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Author Topic: Article: Light rail to Hobart's northern suburbs vital ...  (Read 3725 times)

colinw

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Article: Light rail to Hobart's northern suburbs vital ...
« on: February 03, 2011, 10:18:17 AM »
Tasmanian Times: A light rail to Hobart’s northern suburbs vital for our economic survival

Quote
The proposed electric light rail for Hobart’s northern suburbs would be vital if we wanted to prosper economically and compete with the rest of the world, an expert has said.

Peter Newman, the Professor of Sustainability at Curtin University and board member of the national funding body, Infrastructure Australia, said light rail acted as an economic development tool.  It increased surrounding property values and reduced residents’ transport costs - money that’s re-invested into the local community’s goods and services.

“Hobart should be modelling its plans on the Gold Coast light rail, as the cities are of similar size,” he said, adding that the only real obstacle Hobart faced in making this a reality was “purely a political one.”

...

Offline Metro

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Re: Article: Light rail to Hobart's northern suburbs vital ...
« Reply #1 on: April 06, 2011, 05:59:05 PM »
 :tr

In Hobart there has been much discussion about reintroduction of trains or LRT to the city and particularly its northern suburbs. The HNSR (Hobart Northern Suburbs Railway) would run battery powered trains from Mawson Place at Constitution Dock and out to at least as far as Granton along the Main Line rail corridor. After much anticipation from the public, there is the PB (Parsons Brinckerhoff) Hobart Light Rail Cost Estimate: Report 2 of May 2009 made for the Tasmanian DIER. Their study is for overhead power LRT vehicles to run from the University of Tasmania to Bridgewater, via the Hobart CBD, inner northern suburbs and much of the Main Line rail corridor from Moonah and beyond.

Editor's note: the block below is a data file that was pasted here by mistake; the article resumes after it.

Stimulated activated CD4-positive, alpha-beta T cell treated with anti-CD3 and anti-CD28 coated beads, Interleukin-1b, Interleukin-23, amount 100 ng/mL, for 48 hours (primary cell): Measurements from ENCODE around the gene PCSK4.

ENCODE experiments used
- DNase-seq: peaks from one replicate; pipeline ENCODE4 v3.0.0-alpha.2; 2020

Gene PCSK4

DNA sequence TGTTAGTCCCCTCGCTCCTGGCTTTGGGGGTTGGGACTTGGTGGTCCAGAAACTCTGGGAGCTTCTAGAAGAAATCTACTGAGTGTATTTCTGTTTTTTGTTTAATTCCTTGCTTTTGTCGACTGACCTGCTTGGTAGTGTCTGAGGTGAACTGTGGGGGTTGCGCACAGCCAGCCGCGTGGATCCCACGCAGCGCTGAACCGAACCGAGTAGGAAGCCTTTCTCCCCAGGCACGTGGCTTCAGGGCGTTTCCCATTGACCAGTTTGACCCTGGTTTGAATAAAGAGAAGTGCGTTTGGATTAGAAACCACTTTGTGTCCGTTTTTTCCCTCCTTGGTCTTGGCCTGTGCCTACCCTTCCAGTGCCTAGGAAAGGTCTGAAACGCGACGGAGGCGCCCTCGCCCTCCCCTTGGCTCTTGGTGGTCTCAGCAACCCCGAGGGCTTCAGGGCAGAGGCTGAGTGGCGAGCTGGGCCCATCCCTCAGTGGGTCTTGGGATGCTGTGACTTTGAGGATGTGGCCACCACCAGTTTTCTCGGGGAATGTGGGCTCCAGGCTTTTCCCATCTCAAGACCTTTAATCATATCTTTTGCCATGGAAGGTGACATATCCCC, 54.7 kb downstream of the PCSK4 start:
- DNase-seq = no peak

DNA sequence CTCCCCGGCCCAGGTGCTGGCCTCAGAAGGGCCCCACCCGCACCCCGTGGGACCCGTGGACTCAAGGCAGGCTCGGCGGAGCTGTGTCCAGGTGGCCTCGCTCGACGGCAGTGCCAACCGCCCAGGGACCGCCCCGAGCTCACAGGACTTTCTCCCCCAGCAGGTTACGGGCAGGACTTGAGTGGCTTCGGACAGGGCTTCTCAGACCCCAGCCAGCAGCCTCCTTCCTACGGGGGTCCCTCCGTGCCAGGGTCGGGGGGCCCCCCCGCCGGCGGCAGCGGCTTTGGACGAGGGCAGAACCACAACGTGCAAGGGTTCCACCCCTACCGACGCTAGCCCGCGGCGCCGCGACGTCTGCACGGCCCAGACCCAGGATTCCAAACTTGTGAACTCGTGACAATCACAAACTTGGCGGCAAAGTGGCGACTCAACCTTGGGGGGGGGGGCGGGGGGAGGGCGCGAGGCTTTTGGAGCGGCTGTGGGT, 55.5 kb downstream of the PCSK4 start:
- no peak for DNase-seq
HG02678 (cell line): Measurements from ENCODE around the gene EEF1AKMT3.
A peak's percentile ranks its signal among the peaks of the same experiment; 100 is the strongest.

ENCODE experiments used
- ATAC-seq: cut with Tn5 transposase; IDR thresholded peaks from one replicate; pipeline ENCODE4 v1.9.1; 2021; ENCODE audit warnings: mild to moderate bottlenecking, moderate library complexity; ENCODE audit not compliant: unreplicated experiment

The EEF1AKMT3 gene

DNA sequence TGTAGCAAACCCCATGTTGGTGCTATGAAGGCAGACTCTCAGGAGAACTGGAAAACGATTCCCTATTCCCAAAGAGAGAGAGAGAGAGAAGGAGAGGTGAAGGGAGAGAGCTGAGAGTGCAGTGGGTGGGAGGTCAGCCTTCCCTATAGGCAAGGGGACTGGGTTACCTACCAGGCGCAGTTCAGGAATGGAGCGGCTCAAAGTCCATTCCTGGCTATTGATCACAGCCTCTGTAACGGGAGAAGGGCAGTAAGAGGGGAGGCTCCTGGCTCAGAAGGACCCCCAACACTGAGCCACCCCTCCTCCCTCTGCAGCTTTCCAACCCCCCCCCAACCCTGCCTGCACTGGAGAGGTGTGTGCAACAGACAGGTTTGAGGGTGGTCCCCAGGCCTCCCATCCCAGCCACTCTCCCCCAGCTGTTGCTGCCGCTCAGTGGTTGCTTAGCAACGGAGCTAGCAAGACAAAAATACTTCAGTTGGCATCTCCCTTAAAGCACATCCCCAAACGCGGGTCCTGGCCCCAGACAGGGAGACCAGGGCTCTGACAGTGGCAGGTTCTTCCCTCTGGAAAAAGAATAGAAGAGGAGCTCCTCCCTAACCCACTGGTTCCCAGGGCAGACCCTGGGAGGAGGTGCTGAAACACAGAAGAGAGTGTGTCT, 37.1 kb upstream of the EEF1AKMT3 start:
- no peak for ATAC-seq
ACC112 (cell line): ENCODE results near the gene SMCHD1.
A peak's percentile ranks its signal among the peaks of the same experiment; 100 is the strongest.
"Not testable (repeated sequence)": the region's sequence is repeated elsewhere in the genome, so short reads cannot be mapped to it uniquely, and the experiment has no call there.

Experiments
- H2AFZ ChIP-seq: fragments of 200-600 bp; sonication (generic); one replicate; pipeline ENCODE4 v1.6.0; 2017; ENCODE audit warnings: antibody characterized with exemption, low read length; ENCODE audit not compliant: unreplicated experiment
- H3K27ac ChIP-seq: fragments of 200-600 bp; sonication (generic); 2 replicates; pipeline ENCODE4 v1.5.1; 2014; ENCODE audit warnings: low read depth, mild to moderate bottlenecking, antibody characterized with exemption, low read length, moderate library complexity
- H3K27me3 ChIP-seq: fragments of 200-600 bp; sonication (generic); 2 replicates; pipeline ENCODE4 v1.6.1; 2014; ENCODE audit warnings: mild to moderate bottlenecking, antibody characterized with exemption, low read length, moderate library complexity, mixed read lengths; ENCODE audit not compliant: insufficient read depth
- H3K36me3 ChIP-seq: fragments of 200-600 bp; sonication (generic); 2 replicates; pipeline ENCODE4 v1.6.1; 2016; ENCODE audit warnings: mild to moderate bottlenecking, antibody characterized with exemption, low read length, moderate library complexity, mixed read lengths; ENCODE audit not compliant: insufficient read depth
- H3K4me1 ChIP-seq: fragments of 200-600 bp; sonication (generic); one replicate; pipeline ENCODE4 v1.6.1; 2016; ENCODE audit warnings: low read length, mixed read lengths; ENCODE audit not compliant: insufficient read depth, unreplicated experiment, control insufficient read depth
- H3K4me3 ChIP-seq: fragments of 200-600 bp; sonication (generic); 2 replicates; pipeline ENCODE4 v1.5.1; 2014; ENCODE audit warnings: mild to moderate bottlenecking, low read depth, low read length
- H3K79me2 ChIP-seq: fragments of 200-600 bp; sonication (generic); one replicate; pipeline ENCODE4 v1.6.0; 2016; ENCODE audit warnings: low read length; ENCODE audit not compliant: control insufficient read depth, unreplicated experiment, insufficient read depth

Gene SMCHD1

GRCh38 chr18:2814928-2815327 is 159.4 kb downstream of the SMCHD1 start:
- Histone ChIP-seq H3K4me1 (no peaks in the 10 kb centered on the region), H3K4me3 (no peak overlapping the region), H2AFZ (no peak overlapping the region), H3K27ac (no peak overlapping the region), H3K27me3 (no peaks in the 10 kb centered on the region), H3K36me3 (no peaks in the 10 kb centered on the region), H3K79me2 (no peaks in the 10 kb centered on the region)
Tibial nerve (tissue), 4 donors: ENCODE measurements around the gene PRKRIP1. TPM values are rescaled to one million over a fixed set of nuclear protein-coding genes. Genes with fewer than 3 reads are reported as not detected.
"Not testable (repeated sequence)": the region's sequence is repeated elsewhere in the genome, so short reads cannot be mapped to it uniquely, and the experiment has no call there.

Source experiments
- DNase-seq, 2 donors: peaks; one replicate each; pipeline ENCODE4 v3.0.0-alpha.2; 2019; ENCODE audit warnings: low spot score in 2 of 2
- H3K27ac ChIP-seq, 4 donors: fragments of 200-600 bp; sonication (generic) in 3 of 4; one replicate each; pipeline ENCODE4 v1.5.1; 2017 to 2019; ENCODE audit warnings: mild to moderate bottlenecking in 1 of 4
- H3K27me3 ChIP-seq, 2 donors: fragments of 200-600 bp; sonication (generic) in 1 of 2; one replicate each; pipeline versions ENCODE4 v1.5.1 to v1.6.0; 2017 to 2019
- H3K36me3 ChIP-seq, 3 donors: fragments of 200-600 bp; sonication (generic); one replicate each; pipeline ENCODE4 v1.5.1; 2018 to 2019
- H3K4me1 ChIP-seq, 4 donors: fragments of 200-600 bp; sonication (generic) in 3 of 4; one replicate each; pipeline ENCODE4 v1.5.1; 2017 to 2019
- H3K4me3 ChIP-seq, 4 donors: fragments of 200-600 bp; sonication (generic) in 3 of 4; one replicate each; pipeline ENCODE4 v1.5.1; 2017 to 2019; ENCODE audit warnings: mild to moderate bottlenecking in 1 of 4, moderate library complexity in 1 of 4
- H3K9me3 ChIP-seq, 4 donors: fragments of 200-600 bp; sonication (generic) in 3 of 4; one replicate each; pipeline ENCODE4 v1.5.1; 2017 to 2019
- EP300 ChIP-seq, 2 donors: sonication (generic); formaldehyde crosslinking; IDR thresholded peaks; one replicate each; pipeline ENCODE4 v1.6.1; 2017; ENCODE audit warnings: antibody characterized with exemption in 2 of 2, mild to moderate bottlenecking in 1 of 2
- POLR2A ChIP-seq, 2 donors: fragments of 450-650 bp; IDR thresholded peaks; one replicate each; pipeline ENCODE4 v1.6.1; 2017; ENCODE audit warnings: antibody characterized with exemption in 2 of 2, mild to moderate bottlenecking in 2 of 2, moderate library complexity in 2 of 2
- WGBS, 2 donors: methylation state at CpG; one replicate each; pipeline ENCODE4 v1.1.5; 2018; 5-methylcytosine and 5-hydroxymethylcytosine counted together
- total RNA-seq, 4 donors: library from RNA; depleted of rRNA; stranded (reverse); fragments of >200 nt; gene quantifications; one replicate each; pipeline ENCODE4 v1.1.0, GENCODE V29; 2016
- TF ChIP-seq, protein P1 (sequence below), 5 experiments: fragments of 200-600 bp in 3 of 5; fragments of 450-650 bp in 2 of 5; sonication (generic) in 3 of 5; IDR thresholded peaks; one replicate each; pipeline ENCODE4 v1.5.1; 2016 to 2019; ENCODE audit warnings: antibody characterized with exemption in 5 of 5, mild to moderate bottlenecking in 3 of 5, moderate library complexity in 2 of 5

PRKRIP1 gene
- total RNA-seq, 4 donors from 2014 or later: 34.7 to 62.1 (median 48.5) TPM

While any one of or even a combination of these two proposals would be a positive step forward into the introduction of rail guided vehicles in Hobart, Seán’s scenario model is for a fully integrated LRT network for Greater Hobart.

The envisioned Hobart LRM (Light Rail Metro) in its entirety would be a north / south / east running LRT network (standard gauge) totalling 50KM in route length. The network would have up to 45 transit stops / stations in total. In his scenario proposal for the Hobart LRM there are 2 lines - these being the Green Line and the Gold Line. The Green Line would serve the entire north / south axis of the network from at least as far north as a Bridgewater Civic terminus to a Kingston Central terminus, via the CBD and the University of Tasmania - Sandy Bay Campus. The Gold Line would primarily serve the Eastern Shore suburbs – running from a Rokeby Village terminus, via Rosny Park and a new Tasman Bridge into the CBD, from where it would share the Green Line alignment between a sub-surface Hobart Central Stn, located beneath the Elizabeth Street Bus Mall as inter-modal change  and as far as a Glenorchy transit stop.